2015 wasn’t a very exciting year travelwise. Sometimes other things get in the way of getting anywere new. However we did go on several daylong or at the least hours long hikes in the nearby area. Hiking up a mountain or hill, usually through a forest, has given us many good memories. And not the least some good exercise too!
I love the fact that nature is everywhere in Norway. Woodlands, forests, lakes, ponds, streams, small rivers, waterfalls, hills, peaks and mountains. There is no excuse for not getting out and just wander about. Whether you like the forest were your chances of meeting other people is slim, or you would rather enjoy a popular path to treck, the experience isn’t far away. Not even if your starting point is one of the bigger cities or towns.
Last year we went on several of the routes suggested på Titoppern Grenland (which means ten peaks Grenland) which list 15 peaks in the Grenland area. Unfortunately we had to stop at 7 peaks (ten is the goal) as Truls’ knee didn’t like going downhill anymore that season. We’ll try again this year.
Truls and Orca on a hike to Sandseterfjellet
Denali and me on a hike to Piggen
the dogs Såga and Orca cooling off in a small pond
Truls with Gaia and Såga, me with Fjellbris behind up towards Årdalsåsen
on a hike to Kjerkeåsen; Truls, Stjerne and Denali
Freke backpackin on our hike to Fantekjerringkollen
at the peak of Fantekjerringkollen. Truls and Denali
Truls and Freke on top of a steep hill.
In addition to these peaks we had several nice walks in the forest that literally starts at our doorstep. We may walk a round through that forest, and up a steep hill around a small lake and ending up back home. It is about 9km and takes us a few hours. I like the treck, others might find it a bit overgrown for their taste.
At the highest point of our forest hike, Truls and Orca
same place, Såga and me.
Fjellbirs and Freke
one of the many flowers you may see in the forest. This is a Trientalis europaea, called “forest star” in Norwegian.
We look forward to the nice hikes we’ll have in 2016!
Bergen, the “western capital” of Norway. Founded by Olav Kyrre (1050 – 1093) in 1070, and at that point the name was Bjørgvin. Bjørgvin is from Norse and means “the green field among the mountains”. Olav Kyrre was the son of Harald Hardråde (Hardrada in English). He was in his father’s army when he went to England, but didn’t participate in the battle at Stamford bridge in 1066. When Olav came back to Norway he was instated as a king together with his elder brother by two years, Magnus. Magnus died already in 1069 and Olav became the only king. Probably at this time he got his name “Kyrre” which means “the peaceful”. Under Olav’s ruling the kingdom of Norway had a peaceful time, so his name fits him well.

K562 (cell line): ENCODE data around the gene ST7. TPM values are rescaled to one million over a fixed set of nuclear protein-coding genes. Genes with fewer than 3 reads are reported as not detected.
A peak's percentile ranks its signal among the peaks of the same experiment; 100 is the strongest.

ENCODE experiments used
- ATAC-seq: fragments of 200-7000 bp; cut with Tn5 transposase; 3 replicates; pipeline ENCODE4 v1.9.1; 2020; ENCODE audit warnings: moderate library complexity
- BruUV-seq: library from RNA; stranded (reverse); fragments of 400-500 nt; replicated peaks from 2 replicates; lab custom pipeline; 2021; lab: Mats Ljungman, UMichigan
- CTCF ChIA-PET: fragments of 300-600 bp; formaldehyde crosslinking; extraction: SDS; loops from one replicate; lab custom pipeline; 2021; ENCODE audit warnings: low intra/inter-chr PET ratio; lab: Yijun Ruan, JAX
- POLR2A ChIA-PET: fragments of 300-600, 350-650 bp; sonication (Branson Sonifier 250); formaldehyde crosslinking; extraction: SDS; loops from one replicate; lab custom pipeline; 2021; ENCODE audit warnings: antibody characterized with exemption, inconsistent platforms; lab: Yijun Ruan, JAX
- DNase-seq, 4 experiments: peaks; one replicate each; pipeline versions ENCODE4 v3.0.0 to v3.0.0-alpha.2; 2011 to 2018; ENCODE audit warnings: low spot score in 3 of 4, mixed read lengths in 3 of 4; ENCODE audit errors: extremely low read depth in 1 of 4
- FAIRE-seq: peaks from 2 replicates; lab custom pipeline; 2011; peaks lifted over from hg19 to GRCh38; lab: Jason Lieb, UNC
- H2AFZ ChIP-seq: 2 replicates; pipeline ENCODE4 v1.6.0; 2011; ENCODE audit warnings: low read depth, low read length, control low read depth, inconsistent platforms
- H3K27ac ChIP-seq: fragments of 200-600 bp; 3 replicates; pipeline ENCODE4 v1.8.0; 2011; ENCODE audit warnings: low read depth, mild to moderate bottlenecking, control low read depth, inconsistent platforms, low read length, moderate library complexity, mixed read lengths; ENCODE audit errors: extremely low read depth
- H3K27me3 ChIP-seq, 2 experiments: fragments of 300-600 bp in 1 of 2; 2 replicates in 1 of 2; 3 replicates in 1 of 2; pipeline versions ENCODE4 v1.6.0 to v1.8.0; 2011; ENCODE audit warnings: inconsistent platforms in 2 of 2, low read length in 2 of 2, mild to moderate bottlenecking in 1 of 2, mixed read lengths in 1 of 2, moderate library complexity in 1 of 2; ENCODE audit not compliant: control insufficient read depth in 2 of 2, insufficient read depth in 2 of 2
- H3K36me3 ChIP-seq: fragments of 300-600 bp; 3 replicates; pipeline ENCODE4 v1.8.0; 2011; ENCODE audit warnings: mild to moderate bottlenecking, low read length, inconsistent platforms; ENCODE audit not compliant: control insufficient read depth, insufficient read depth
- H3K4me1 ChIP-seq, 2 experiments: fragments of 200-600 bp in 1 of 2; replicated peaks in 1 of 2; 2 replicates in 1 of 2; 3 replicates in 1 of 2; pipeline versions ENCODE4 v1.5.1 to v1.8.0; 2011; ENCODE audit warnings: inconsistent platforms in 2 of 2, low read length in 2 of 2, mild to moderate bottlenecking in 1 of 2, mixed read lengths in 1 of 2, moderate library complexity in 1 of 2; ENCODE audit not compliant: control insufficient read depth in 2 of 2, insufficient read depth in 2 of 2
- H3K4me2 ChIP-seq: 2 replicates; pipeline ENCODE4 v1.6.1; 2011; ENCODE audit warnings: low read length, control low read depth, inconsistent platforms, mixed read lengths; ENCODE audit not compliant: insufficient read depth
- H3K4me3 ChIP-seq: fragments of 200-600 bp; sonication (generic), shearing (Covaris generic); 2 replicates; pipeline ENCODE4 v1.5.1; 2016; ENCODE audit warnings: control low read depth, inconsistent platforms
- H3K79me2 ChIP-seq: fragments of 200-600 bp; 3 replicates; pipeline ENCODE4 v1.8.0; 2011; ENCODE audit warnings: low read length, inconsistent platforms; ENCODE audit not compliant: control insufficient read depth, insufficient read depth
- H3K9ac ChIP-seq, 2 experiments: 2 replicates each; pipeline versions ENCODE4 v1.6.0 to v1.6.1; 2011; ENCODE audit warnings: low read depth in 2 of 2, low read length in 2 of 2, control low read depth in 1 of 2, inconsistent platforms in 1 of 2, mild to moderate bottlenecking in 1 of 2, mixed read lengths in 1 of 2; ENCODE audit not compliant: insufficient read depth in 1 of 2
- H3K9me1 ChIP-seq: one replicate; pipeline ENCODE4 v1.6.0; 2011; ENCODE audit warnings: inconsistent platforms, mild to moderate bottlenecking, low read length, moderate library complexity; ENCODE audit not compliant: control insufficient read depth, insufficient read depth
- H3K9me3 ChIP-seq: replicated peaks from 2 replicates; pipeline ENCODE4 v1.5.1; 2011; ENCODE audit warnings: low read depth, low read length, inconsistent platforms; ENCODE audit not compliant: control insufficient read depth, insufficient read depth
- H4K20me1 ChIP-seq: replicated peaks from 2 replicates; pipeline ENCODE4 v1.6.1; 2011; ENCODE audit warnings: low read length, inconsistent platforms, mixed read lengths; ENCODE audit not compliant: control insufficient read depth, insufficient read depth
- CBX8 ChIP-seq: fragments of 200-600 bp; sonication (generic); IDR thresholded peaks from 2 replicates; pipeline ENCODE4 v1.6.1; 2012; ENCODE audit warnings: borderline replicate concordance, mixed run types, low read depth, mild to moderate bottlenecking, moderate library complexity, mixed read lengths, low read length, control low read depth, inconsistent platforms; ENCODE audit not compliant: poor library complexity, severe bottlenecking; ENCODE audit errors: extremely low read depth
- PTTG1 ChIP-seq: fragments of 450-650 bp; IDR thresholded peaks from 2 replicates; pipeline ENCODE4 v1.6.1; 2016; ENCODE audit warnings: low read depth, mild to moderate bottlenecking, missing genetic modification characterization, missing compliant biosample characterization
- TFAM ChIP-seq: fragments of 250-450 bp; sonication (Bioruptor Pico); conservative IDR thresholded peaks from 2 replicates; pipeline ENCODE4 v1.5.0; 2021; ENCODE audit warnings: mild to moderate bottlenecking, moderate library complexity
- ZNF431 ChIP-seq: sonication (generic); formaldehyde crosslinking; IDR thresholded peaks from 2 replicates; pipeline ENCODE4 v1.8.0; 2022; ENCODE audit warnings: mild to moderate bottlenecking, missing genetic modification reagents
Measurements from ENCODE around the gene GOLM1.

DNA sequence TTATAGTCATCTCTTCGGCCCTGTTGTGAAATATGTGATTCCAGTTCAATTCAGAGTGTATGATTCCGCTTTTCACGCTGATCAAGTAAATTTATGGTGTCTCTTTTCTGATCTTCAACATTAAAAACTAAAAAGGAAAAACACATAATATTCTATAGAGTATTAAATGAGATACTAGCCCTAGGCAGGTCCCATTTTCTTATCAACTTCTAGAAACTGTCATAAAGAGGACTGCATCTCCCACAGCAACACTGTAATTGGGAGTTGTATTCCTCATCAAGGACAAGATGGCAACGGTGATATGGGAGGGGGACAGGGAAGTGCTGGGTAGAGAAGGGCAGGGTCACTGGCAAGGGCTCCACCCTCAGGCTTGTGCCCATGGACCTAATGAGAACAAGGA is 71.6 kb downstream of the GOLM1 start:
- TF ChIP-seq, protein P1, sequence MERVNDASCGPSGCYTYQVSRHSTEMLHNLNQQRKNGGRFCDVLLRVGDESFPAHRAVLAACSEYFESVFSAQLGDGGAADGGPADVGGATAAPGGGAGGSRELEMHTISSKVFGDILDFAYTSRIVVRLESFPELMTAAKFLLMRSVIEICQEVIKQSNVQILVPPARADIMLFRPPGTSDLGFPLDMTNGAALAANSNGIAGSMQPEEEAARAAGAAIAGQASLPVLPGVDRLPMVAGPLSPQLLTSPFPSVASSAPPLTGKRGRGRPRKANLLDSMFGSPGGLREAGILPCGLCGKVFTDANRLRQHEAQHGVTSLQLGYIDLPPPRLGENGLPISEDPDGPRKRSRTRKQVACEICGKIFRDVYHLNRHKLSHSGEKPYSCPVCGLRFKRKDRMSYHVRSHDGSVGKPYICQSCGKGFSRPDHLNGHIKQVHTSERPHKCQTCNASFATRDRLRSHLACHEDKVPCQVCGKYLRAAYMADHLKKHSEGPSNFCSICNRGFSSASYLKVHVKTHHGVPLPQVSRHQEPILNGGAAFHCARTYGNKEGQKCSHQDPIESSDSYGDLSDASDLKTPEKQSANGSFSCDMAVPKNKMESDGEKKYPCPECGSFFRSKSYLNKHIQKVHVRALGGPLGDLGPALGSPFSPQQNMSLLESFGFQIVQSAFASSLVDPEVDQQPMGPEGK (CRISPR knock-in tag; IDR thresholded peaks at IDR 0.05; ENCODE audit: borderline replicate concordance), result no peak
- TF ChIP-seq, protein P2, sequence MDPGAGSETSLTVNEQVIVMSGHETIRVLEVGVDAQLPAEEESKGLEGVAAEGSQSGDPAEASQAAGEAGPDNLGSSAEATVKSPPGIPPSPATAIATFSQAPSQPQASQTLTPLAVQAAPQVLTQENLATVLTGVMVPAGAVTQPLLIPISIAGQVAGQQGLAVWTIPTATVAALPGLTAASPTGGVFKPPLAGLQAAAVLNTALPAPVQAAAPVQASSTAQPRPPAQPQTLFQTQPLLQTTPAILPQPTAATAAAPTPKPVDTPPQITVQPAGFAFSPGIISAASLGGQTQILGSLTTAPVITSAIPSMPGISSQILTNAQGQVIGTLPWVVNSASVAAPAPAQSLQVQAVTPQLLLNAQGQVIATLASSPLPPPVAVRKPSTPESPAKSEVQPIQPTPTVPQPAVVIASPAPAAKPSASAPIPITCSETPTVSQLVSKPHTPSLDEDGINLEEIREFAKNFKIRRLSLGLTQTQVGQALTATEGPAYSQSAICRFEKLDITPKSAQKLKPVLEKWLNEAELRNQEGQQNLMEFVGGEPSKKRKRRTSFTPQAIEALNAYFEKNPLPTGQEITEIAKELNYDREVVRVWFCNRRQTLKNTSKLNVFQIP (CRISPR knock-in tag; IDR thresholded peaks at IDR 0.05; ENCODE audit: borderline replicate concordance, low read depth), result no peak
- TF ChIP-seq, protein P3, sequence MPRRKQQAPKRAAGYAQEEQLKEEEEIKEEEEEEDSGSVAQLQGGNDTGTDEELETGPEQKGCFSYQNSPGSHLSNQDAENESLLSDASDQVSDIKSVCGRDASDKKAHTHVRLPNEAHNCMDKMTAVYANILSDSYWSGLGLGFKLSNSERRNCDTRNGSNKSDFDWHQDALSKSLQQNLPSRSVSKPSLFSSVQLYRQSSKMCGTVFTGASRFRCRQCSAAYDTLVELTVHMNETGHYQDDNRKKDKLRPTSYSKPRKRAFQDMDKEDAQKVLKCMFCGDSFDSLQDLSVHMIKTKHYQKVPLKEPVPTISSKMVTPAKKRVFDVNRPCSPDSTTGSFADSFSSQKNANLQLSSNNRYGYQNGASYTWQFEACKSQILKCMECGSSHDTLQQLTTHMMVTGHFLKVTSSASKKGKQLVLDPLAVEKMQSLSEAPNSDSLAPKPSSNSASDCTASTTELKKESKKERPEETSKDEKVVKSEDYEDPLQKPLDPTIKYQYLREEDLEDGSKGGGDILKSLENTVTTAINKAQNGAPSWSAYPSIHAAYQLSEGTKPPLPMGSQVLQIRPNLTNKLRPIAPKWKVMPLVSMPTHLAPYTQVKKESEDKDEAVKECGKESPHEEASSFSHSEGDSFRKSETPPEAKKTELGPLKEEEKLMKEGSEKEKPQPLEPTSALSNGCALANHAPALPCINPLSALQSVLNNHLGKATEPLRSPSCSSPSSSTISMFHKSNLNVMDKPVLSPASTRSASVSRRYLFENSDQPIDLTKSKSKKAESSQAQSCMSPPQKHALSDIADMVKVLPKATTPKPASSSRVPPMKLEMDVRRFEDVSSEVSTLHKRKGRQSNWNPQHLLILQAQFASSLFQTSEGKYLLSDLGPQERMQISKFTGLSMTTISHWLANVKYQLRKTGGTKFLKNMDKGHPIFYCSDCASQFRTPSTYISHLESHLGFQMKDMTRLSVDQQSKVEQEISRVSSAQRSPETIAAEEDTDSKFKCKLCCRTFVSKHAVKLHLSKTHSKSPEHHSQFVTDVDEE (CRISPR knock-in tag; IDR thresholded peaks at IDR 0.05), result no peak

Bergen is the “rainy capital” of Norway as well sporting an yearly average precipitation of 2 250 mm. It’s not the wettest place in Norway, but it is the best known town for it’s rainy days. And I guess we managed to hit a couple of those rainy days on our trip to Bergen.
Driving from our home to Bergen takes about 7 hours over through valleys and over mountain passes around 380km of Norwgian curvy roads. It makes for slow going and some great views. Mountains, fjords, waterfalls and… long tunnels. Rather boring those tunnels. We went to Bergen from the 10th to the 12th of April 2015
At the southern side of the Hardangervidda plateau.
Curvy roads and high mountains
and tunnels, long tunnels
lots of waterfalls too.
Beautiful views of snow capped mountains along the way
We wanted to go to the top of the mountain Ulriken, the tallest of the 7 mountains surrounding Bergen with an altitude of 642m. It it was rather windy, and rainy day and the aerial tramway to the top didn’t go. We figuered out we rather go for a hike with the dogs part of the way to the top. We wouldn’t see much from the top anyway. But at least we got some exercise going uphill and then downhill.
After this exercise food was on the program. We parked our car at Bystasjonen, a meeting point for busses, the train to Bergen and with good parking space for cars. The walk from Bygarasjen to down town Bergen meant we walked by Lille lungegårdsvann, one of the sites to see in Bergen. Today “Smålungeren” as the people from Bergen call it, looks like an artificial pond. However it was originally a part of one of the fjords surrounding Bergen called Puddefjorden.
We went for walk down Bryggen with Bergen’s most iconic houses (see top photo). Wooden buildings from 1702. They are on the UNESCO world heritage site list.
Then, finally food! Nothing too fancy, a pizza from Peppe’s – one of the pizza chains in Norway. And the one at least I like the best. Being out of the rain and able to dry up a bit as well as getting warm wasn’t too bad either.
The following morning we were met by this: Hail! Lots of it!
This day we also visited the Aquarium in Bergen. More about that visit in another blogpost.
Then it was time to turn our noses around and go back home. We started out in rain. Went up the hills and curvy roads and met up with heavy snow and wind accross the highest mountain pass. Not the best driving weather. Getting on “the right side of the mountains”. Which means east of the mountains were we live, the weather changed character completly and it was both warmer and a late afternoon sun. This is quite typical of Norway’s weather. Most of the winds and rain comes accross the Atlantic and hit the west coast of Norway. The mountains reaching more than 1000 metres above sea level stoppes the rainfilled clouds and winds passing to the east. Making for a dryer weather in the eastern parts of Norway.
starting out on our way home in rain
meeting up with heavy snow and some wind across the highest mountain pass
and this is what the weather looked like when we were nearly home.